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5 Electrical Safety Essentials for Workers and Employers

Muddassir Katchi May 9, 2016 0


May is National Electrical Safety Month—an ideal time to uphold electrical safety at home and at work. Are you ready to promote this month-long awareness campaign in your workplace? Start by learning a few tips about electrical safety for workers and employers:

  1. Know Your Regulations and Standards

One of the ways to maintain a safe working environment is to understand the latest safety regulations and standards related to electricity and electrical work. OSHA 29 CFR Part 1910, in particular, lists important electrical safety requirements that you may want to review on a regular basis.

  1. Undergo Electrical Safety Training

Another key step to help protect the employees, the clients, and the entire business from harm is to implement an electrical safety training program. These programs can help workers gain an awareness of the types of electrical hazards they deal with. It can also help to strengthen their knowledge of electrical safety principles.

  1. Understand the Electrical Hazards that You Face Daily

It won’t hurt to gain a deeper understanding of the most common types of electrical hazards at work. Electrical shock, for example, is a fairly common risk—but did you know that an arc fault and an electrical arc are just as dangerous? An arc fault happens when current passes between two metals and through gas or vapor. An electrical arc can create temperatures that may reach 35,000 degrees Fahrenheit or more. Both of these can be deadly if left unchecked.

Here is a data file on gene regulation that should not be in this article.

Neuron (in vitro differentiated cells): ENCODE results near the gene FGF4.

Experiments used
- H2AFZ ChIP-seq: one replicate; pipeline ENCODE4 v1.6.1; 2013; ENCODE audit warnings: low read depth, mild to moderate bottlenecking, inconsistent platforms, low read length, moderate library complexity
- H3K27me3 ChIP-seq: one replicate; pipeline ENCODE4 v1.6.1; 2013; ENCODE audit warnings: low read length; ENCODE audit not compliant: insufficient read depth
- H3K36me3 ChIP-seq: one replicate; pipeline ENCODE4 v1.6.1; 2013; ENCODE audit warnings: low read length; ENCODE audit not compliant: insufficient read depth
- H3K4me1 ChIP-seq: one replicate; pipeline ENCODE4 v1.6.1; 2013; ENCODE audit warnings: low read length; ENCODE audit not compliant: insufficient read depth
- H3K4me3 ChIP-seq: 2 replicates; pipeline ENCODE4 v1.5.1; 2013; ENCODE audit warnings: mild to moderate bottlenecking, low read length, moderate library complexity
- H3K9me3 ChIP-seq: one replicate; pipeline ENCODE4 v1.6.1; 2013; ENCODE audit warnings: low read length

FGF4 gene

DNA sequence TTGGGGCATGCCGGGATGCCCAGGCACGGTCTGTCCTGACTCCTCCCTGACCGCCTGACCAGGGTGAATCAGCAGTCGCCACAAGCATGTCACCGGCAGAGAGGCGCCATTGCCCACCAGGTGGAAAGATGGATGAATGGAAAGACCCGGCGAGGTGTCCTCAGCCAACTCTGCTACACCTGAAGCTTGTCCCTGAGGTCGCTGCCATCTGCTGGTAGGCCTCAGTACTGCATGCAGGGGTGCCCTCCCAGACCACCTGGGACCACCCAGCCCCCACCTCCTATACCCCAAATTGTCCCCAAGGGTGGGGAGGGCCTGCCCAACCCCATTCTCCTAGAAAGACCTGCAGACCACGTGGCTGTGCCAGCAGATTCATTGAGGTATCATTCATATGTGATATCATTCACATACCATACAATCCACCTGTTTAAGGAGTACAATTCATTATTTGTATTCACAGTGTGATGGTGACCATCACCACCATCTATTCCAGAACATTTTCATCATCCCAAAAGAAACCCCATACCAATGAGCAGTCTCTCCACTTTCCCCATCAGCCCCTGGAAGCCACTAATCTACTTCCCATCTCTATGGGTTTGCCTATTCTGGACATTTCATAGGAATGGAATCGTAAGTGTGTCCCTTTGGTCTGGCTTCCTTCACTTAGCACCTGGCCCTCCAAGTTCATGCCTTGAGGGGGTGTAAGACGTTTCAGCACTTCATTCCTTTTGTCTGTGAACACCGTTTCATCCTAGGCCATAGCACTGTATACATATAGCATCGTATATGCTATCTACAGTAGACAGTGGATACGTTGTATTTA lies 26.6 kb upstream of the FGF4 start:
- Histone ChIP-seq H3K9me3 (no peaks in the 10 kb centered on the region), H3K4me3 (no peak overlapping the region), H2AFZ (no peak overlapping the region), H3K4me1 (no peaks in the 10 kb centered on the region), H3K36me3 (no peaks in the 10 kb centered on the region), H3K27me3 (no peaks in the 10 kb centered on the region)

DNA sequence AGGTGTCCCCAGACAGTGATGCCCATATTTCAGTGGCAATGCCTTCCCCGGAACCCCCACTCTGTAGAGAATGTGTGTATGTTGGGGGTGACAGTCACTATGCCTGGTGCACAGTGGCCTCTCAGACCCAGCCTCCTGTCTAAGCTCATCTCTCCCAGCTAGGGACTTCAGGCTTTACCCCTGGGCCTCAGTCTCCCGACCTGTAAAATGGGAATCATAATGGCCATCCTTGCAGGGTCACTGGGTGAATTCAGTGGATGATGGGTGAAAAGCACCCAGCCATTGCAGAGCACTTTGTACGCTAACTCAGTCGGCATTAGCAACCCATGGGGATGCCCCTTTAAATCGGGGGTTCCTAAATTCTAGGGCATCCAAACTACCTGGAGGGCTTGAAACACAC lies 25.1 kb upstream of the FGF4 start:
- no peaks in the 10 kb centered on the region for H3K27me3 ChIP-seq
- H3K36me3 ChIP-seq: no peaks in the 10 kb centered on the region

1. Conduct Assessments

For many employers, conducting regular hazard assessments is another way to mitigate safety risks at work. It’s one thing to understand how dangerous a situation can be—but it’s another thing to make sure that your employees know what to do if such an incident occurs. Proper assessment of occupational risks, review of company policies for equipment maintenance and testing, and evaluation of standard work practices will be beneficial.

  1. Document, Document, Document

Finally, make sure that everything is documented at all times. Create a written electrical safety program—specify why safe practices are so important and what people’s responsibilities are to maintain a safe working environment. Aside from emergency procedures, document training and safety records as well.

Both workers and employers must work hand in hand to achieve occupational safety. If you’re seeking electrical safety courses—including NFPA 70E training—for the entire team, contact us today.





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